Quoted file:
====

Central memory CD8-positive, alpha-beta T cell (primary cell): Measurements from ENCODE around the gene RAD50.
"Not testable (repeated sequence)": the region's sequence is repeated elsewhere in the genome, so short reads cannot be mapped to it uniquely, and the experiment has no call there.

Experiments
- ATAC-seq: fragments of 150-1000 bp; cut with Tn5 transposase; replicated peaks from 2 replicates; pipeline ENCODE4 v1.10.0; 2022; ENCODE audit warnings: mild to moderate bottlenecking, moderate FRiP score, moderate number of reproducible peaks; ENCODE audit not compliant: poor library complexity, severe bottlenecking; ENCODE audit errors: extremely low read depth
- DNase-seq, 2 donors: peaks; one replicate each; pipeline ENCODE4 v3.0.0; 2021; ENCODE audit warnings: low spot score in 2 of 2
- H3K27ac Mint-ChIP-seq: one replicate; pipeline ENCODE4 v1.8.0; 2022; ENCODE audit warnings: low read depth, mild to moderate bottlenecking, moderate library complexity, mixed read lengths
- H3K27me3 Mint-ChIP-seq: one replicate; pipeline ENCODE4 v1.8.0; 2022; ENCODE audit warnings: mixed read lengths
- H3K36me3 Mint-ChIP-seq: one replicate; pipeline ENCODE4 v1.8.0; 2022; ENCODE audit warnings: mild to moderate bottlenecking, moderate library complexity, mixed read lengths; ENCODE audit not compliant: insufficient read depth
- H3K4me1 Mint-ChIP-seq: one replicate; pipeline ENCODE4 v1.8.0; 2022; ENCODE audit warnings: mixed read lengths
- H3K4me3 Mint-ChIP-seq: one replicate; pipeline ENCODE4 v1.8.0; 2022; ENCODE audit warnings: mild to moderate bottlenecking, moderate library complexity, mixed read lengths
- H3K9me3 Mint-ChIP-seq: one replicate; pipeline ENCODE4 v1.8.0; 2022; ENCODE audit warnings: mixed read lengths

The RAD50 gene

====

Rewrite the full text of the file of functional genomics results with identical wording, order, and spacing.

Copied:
Central memory CD8-positive, alpha-beta T cell (primary cell): Measurements from ENCODE around the gene RAD50.
"Not testable (repeated sequence)": the region's sequence is repeated elsewhere in the genome, so short reads cannot be mapped to it uniquely, and the experiment has no call there.

Experiments
- ATAC-seq: fragments of 150-1000 bp; cut with Tn5 transposase; replicated peaks from 2 replicates; pipeline ENCODE4 v1.10.0; 2022; ENCODE audit warnings: mild to moderate bottlenecking, moderate FRiP score, moderate number of reproducible peaks; ENCODE audit not compliant: poor library complexity, severe bottlenecking; ENCODE audit errors: extremely low read depth
- DNase-seq, 2 donors: peaks; one replicate each; pipeline ENCODE4 v3.0.0; 2021; ENCODE audit warnings: low spot score in 2 of 2
- H3K27ac Mint-ChIP-seq: one replicate; pipeline ENCODE4 v1.8.0; 2022; ENCODE audit warnings: low read depth, mild to moderate bottlenecking, moderate library complexity, mixed read lengths
- H3K27me3 Mint-ChIP-seq: one replicate; pipeline ENCODE4 v1.8.0; 2022; ENCODE audit warnings: mixed read lengths
- H3K36me3 Mint-ChIP-seq: one replicate; pipeline ENCODE4 v1.8.0; 2022; ENCODE audit warnings: mild to moderate bottlenecking, moderate library complexity, mixed read lengths; ENCODE audit not compliant: insufficient read depth
- H3K4me1 Mint-ChIP-seq: one replicate; pipeline ENCODE4 v1.8.0; 2022; ENCODE audit warnings: mixed read lengths
- H3K4me3 Mint-ChIP-seq: one replicate; pipeline ENCODE4 v1.8.0; 2022; ENCODE audit warnings: mild to moderate bottlenecking, moderate library complexity, mixed read lengths
- H3K9me3 Mint-ChIP-seq: one replicate; pipeline ENCODE4 v1.8.0; 2022; ENCODE audit warnings: mixed read lengths

The RAD50 gene